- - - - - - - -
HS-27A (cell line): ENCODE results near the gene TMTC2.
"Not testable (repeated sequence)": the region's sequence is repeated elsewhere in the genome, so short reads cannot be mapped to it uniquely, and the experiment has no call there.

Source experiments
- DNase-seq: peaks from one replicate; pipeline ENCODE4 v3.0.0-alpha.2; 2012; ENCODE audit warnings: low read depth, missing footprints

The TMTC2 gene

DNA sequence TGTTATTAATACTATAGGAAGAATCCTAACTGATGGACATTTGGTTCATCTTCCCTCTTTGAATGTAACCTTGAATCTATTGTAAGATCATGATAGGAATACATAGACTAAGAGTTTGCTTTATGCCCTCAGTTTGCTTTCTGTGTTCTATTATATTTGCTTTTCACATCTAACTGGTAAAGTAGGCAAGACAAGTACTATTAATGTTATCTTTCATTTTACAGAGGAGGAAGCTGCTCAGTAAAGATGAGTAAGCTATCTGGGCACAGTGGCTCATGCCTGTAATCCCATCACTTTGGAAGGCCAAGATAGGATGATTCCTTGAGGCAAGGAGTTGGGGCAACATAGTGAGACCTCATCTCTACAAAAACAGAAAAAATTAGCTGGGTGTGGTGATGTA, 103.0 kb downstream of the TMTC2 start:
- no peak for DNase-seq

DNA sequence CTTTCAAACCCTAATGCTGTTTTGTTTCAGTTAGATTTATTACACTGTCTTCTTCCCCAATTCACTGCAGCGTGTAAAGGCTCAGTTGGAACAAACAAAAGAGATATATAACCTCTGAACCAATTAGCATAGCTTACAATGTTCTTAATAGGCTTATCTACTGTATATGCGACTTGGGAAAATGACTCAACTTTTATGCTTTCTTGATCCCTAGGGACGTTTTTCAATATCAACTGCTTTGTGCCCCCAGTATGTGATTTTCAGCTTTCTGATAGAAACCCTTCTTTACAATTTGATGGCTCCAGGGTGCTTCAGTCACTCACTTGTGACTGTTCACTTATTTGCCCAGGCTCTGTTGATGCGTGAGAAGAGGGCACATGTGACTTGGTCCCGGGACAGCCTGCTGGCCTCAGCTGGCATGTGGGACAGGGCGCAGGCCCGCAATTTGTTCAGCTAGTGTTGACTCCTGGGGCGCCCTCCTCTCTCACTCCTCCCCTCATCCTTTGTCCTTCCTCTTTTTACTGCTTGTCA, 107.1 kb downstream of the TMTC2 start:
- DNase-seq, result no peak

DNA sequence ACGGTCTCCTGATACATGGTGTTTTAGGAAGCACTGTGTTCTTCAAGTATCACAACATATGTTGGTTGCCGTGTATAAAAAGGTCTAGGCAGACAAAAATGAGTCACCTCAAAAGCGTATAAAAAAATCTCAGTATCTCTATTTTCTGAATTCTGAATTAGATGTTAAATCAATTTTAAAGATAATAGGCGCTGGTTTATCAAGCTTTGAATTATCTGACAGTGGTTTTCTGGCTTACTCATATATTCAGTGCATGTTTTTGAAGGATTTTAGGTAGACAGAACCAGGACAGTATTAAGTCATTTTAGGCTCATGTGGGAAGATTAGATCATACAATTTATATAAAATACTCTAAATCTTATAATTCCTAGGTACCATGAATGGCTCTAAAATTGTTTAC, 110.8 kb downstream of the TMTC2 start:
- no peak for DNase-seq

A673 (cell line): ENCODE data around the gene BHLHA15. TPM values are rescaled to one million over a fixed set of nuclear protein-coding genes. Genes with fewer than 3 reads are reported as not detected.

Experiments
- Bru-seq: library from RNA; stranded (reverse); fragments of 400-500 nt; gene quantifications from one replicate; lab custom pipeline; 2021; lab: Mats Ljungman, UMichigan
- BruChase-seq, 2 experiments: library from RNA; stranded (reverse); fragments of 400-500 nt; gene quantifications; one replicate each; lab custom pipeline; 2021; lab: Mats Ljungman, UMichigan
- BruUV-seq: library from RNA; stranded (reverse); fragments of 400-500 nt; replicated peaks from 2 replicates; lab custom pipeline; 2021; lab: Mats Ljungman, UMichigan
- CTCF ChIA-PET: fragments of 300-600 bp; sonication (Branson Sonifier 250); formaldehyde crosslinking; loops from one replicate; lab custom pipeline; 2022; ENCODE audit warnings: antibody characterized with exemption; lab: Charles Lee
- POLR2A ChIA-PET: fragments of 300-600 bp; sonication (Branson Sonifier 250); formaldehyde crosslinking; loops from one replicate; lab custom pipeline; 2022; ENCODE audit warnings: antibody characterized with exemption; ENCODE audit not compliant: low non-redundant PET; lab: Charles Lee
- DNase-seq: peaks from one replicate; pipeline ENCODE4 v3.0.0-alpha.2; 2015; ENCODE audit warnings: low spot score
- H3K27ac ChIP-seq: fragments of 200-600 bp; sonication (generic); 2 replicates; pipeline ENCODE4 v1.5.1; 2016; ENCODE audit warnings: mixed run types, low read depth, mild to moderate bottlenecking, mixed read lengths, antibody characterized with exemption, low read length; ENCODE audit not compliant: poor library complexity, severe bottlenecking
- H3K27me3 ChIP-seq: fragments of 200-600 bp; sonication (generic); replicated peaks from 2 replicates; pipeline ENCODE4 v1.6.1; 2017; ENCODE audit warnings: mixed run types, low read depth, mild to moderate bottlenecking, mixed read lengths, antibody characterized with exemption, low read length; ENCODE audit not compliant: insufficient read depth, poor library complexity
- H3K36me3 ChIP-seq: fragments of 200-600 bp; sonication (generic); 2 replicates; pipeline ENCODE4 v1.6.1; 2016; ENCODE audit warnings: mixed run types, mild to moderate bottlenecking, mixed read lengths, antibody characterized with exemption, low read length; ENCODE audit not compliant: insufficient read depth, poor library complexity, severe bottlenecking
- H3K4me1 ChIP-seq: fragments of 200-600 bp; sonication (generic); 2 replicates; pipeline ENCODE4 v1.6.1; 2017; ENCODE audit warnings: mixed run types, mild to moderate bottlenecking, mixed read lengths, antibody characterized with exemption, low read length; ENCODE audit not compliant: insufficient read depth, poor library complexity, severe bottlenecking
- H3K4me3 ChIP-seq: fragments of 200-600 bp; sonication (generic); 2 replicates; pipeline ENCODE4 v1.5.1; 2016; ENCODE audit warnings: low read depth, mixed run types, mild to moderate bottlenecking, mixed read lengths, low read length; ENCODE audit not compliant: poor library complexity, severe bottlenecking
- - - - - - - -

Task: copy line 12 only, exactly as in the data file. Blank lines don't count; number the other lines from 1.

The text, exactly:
A673 (cell line): ENCODE data around the gene BHLHA15. TPM values are rescaled to one million over a fixed set of nuclear protein-coding genes. Genes with fewer than 3 reads are reported as not detected.